Debt Ceiling 2023: Two Congressmen Say They Have a ‘Fail-Safe Option’ if Negotiations Falter — Here’s What it Could Mean for You
The debt-to-gross domestic product (GDP) ratio is a formula used to calculate a nation’s sovereign debt compared to its annual economic output, and is one important measurement of a country’s overall economic health. When the debt-to-GDP ratio is considered healthy it helps the well-being of the economy — investors invest more, companies hire more, and consumers spend more. A nation’s “debt ceiling,” or how much the country is able to borrow, is one factor that impacts the debt-to-GDP ratio.
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The Current U.S. Debt-to-GDP Ratio
The United States currently has a debt-to-GDP ratio that is hovering around 123% as of Dec. 2022, per CEIC data. This means that the country’s annual economic output is currently eclipsed by its total sovereign debt. When this happens, there is a risk that the country could default on its debts — or that the economy could enter a recession.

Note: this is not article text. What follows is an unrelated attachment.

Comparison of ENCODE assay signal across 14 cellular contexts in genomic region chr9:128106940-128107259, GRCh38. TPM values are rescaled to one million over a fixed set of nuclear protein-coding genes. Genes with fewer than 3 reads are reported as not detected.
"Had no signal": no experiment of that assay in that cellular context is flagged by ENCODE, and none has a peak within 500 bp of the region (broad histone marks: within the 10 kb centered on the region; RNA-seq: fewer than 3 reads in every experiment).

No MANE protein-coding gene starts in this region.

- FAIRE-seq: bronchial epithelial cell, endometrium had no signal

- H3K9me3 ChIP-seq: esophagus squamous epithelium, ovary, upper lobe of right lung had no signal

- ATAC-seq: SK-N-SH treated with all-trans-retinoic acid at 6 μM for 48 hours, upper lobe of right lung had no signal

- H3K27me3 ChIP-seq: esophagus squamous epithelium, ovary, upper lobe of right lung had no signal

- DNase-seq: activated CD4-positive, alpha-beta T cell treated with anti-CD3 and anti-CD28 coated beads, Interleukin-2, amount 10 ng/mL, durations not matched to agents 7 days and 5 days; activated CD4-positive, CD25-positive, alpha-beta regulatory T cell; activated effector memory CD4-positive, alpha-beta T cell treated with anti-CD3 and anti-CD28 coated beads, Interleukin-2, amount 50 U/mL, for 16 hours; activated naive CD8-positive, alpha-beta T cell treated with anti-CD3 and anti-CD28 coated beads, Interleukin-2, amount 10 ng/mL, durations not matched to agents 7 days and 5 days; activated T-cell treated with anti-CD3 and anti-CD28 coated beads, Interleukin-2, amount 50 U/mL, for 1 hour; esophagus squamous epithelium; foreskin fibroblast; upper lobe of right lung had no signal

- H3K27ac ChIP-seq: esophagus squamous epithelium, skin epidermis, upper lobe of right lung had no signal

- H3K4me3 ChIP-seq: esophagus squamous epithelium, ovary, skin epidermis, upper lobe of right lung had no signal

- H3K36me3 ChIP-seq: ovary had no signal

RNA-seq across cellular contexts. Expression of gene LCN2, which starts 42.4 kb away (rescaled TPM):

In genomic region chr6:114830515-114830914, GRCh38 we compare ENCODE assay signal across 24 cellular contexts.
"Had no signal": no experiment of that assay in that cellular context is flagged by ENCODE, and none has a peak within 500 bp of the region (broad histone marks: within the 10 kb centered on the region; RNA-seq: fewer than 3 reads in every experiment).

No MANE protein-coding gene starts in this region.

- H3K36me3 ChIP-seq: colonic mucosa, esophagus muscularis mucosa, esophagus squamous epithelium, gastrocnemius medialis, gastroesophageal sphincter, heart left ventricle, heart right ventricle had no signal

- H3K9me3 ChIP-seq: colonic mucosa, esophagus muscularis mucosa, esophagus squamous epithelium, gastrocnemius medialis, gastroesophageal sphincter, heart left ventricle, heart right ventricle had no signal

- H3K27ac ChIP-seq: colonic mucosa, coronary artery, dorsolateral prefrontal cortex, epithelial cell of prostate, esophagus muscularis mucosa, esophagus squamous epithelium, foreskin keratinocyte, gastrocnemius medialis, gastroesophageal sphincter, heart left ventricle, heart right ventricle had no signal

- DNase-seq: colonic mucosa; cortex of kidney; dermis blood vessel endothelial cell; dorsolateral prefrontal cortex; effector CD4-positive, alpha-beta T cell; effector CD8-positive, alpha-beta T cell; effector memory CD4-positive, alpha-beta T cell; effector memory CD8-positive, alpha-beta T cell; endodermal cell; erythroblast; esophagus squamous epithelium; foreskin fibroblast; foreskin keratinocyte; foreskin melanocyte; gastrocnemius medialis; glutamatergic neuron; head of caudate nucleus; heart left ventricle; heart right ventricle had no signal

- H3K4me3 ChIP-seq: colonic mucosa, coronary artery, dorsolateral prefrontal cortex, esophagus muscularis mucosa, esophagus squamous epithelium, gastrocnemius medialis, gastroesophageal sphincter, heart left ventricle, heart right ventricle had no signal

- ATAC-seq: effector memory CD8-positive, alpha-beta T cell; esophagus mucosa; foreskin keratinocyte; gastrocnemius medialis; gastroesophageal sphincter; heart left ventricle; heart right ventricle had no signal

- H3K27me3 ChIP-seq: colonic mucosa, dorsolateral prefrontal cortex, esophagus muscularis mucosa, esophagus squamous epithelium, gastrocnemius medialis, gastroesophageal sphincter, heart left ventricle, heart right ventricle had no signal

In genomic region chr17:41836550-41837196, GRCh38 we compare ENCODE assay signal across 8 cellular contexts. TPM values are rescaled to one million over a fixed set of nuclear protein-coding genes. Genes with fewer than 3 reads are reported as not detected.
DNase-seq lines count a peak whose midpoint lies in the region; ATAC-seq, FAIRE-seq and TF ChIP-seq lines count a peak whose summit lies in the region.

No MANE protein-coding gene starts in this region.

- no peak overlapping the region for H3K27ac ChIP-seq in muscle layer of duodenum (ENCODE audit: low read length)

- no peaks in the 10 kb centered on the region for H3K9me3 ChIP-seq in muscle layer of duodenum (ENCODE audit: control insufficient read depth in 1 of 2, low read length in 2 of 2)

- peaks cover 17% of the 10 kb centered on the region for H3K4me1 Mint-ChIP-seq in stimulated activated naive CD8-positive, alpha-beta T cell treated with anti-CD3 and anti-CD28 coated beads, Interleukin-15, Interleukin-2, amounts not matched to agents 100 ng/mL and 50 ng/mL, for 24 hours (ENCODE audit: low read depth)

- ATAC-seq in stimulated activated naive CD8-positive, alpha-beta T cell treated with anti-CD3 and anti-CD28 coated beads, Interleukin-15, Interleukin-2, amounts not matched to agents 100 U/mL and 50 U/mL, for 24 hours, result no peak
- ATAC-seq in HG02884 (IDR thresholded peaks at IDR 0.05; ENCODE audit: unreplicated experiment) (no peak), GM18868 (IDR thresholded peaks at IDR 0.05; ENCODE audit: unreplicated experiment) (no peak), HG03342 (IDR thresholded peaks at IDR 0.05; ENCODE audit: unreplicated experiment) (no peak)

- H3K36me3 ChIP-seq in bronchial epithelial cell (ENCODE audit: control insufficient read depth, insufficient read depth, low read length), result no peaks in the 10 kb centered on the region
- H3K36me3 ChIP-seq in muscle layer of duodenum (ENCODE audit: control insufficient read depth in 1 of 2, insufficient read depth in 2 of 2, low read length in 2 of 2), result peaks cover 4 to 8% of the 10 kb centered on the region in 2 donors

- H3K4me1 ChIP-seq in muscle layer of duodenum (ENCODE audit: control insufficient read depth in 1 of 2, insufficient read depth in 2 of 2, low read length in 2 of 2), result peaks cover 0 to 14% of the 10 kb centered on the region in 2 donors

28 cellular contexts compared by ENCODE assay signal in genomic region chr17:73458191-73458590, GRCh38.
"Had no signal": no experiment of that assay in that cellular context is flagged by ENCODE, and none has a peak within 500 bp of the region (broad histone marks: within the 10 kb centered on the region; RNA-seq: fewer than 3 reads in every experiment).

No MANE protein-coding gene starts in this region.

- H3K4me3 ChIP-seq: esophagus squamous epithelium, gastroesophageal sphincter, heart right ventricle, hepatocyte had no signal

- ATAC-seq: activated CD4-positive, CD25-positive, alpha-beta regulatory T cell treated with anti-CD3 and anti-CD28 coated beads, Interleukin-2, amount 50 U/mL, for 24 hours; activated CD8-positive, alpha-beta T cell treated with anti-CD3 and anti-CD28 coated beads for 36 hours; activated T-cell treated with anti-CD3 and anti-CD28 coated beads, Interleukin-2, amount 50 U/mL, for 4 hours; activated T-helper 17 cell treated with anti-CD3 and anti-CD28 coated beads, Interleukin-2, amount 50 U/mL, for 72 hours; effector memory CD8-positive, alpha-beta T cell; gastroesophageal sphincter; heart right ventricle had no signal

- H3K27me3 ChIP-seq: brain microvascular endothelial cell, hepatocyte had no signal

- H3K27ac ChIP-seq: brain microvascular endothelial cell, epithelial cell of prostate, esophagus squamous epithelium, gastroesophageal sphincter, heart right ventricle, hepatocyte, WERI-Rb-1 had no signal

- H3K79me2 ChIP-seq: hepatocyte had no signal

Potential Solutions to the Debt Ceiling Crisis
The White House suggests that Congress raise the nation’s debt ceiling in order to avoid default. President Biden and Speaker of the House Kevin McCarthy are meeting to determine next steps. In the meantime, Reps. Brian Fitzpatrick (R-Pa.) and Josh Gottheimer (D-N.J.) have begun work on a bipartisan backup solution, according The Hill.
“We’re going to let them [Biden and McCarthy] do their work,” Fitzpatrick told anchor Jake Tapper on CNN’s “State of the Union.” “We don’t want to undermine anybody. But what Josh and our group do together is, we don’t negotiate in public. We work everything out. We have a fail-safe option in the backdrop that will be ready to go to make sure that we get this job done.”
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Why the Debt Ceiling Issue Matters to Investors
There are a few concerns about the current ratio — and the debt ceiling crisis which could make the ratio swing either way: devaluation of currency, less competitiveness within the global economy, and the possibility of the United States defaulting on its loans. None of this has happened as yet, but remains a looming concern. Raising the debt ceiling means more borrowing — at least partially due to cover obligations, and partially in the interest of spurring spending via stimulus.
While one might think this necessarily leads to a higher GDP-to-debt ratio, proponents often argue that stimulus spending or similar may stave off economic recession, giving American consumers more opportunity to participate in the economy, driving up (and generally bolstering) GDP.
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